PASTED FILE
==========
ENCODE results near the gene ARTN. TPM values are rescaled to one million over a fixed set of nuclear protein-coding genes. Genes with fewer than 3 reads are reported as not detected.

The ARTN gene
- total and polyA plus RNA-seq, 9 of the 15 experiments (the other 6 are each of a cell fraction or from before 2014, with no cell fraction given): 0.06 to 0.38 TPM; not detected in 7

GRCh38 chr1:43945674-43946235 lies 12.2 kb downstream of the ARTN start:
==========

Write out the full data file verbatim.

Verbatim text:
ENCODE results near the gene ARTN. TPM values are rescaled to one million over a fixed set of nuclear protein-coding genes. Genes with fewer than 3 reads are reported as not detected.

The ARTN gene
- total and polyA plus RNA-seq, 9 of the 15 experiments (the other 6 are each of a cell fraction or from before 2014, with no cell fraction given): 0.06 to 0.38 TPM; not detected in 7

GRCh38 chr1:43945674-43946235 lies 12.2 kb downstream of the ARTN start: